Not a week passes without a high-profile cyberattack reminding business executives of the growing importance of their IT departments. However, cybersecurity roles suffer from chronic understaffing.
In 2019, the Cybersecurity Workforce Study from the International Information System Security Certification Consortium estimated the US had 804,700 cybersecurity professionals but needed 500,000 more, a deficit of 62%. Globally, the need for cybersecurity professionals was even greater – 1.27 million, according to the study.
These figures were collected before the coronavirus pandemic, which has prompted a spike in data breaches and ransomware attacks as the shift to remote working has played havoc with corporate security.
Even as workforces shrink during this time of economic insecurity, companies large and small see the need to increase their cybersecurity defenses.
According to the same Cybersecurity Workforce Study, 48% of companies indicated they are planning to increase their cybersecurity budgets. The survey also found that 84% of cybersecurity professionals said they were pursuing or planning to pursue a certification.
Cybersecurity certifications are a key way to upgrade the skill sets of existing staff or train new employees to meet the needs of a company or organization. Not only do certifications benefit companies, but they are a main recruiting tool and value-added benefit for employees.
Certification programs cover many cybersecurity topics.
Some certifications are for entry-level and nontechnical employees such as managers who only need a basic understanding of best practices. Some are outward-facing and deal with identifying, thwarting and responding to cyberattacks.
Others offer certifications in establishing cyberdefenses and conducting threat analyses. Lastly, some certifications offer specializations in such areas as defense work, health care or engineering.
Certain programs have requirements for a level of experience or previous cybersecurity training. All certification programs involve completion of an exam.
Boston University offers an online cybersecurity certificate in cybercrime investigation and cybersecurity with classes in IT security policies and procedures, cybercrime, applied digital forensic investigation and digital forensics. Boston University also has undergraduate and graduate cybersecurity programs.
The University of Texas offers an online certificate program that was developed in coordination with the Department of Defense and focuses on handling cybersecurity attacks. The three courses are offered over 33 weeks.
Georgetown University offers a certificate in cybersecurity strategy designed for managers. The program, which can take up to two years to complete, offers lectures, group work and independent study, and focuses on a business-oriented cybersecurity strategy, crisis management and regulatory compliance.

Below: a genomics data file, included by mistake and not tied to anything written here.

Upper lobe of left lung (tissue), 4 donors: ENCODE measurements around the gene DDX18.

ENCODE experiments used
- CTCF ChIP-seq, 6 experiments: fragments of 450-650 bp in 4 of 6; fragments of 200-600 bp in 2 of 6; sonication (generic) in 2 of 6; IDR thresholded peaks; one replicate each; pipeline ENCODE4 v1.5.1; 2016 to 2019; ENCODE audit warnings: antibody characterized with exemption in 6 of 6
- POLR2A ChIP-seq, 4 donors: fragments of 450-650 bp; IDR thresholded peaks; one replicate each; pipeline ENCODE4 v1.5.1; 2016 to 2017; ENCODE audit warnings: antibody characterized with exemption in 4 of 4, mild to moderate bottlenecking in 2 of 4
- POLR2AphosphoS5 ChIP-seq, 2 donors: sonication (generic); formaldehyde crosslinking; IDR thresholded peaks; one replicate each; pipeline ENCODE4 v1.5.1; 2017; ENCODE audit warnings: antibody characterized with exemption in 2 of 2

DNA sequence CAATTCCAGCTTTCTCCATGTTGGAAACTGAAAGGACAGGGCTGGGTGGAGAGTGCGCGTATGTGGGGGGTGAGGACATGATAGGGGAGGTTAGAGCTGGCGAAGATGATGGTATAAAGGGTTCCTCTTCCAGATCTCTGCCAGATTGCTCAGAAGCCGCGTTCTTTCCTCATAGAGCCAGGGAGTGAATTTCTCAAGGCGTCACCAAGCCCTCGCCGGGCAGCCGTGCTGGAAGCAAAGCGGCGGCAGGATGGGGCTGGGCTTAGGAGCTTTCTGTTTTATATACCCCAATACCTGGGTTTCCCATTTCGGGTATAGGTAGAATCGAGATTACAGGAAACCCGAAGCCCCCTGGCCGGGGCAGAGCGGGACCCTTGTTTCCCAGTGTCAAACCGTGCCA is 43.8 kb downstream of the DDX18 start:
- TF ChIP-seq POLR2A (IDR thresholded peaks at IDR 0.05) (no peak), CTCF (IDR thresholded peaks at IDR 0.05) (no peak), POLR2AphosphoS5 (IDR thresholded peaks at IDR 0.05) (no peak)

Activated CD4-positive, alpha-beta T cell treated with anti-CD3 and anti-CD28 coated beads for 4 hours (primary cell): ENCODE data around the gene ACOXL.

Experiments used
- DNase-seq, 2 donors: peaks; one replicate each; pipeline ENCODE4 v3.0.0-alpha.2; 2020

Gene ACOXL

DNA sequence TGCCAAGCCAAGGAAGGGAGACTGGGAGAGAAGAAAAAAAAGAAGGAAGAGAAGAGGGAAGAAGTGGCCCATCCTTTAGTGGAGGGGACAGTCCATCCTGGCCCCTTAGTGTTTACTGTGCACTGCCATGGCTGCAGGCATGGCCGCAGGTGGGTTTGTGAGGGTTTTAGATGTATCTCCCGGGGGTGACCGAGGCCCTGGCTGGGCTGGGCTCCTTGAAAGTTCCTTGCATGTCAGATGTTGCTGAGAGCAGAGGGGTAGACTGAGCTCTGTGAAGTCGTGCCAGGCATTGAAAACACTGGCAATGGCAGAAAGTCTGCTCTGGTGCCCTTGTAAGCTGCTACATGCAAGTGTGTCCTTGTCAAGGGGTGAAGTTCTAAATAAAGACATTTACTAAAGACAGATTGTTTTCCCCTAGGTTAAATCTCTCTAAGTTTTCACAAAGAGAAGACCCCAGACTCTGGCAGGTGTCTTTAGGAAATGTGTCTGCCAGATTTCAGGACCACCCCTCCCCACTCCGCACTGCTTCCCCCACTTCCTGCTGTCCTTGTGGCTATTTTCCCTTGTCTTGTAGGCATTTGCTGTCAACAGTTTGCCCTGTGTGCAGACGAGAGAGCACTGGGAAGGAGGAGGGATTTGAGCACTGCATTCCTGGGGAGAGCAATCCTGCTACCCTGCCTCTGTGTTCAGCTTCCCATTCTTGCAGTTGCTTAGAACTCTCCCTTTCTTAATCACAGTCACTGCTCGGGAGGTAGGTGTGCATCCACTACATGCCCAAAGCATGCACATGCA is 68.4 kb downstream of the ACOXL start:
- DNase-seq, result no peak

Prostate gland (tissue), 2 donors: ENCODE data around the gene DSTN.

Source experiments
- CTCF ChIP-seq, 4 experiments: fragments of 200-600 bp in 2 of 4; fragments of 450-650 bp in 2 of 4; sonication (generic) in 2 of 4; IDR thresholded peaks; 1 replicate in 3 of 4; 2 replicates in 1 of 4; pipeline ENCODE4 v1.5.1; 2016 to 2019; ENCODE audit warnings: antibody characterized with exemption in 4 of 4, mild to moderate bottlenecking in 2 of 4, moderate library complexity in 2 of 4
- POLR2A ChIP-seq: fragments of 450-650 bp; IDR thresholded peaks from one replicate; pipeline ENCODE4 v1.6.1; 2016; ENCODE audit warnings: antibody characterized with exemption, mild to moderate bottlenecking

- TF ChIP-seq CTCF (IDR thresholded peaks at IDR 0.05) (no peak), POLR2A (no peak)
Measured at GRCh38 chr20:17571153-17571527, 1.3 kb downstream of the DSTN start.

The University of Maryland Global Campus offers certificates in Cyber Operations, Cybersecurity Technology, Cybersecurity Management and Policy Digital Forensics, and Cyber Investigation and Information Assurance. The university also offers bachelor’s and master’s degrees in cybersecurity.
George Mason University offers an Applied Cybersecurity Certificate in coursework covering cloud computing security, Cyber Incident Handling and Response, Information System Infrastructure Lifecycle Management and Emerging Threats and Countermeasures.
Several companies, nonprofits and associations offer certifications. Most of these are vendor-neutral programs that can be applied to various cybersecurity situations.
Here is an overview of some of the more popular certification programs.
IT nonprofit (ISC)² offers five certificates as well as an introductory program. The certifications are for Certified Information Systems Security Professional, with concentrations in management, architecture and engineering; Security Administrator, Cloud Security Certification, Certified Authorization Professional, which is aligned with the Defense Department’s 8570 mandate, and PSecure Software Development Certification and HealthCare Information Security and Privacy Practitioner.
The tech association CompTIA offers four IT certifications from entry level to expert in IT core skills; infrastructure security, including Cloud, Linux and server; cybersecurity, covering analysis and penetration testing; and professional programs for project managers, trainers and business management.
Tech certification program, CIW, offers a Web Security Certification for professionals to learn how to improve network security, detect unauthorized activity and protect online data. The Web Security Associate Certification is for systems, firewall and server administrators, application developers and IT security officers, and it covers encryption standards, authentication standards and security principles.
The professional association ISACA provides certification in Governance of Enterprise IT, Certified Information Systems Auditor, Certified in Risk and Information Systems Control, Certified Information Security Manager, Cybersecurity Practitioner Certification and Certified Data Privacy Solutions Engineer.
Whatever the certification, building skills for a cybersecurity career will be an ongoing challenge in the ever-changing cyber world.
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Lilla Ross is a copy editor/writer for SmartBrief.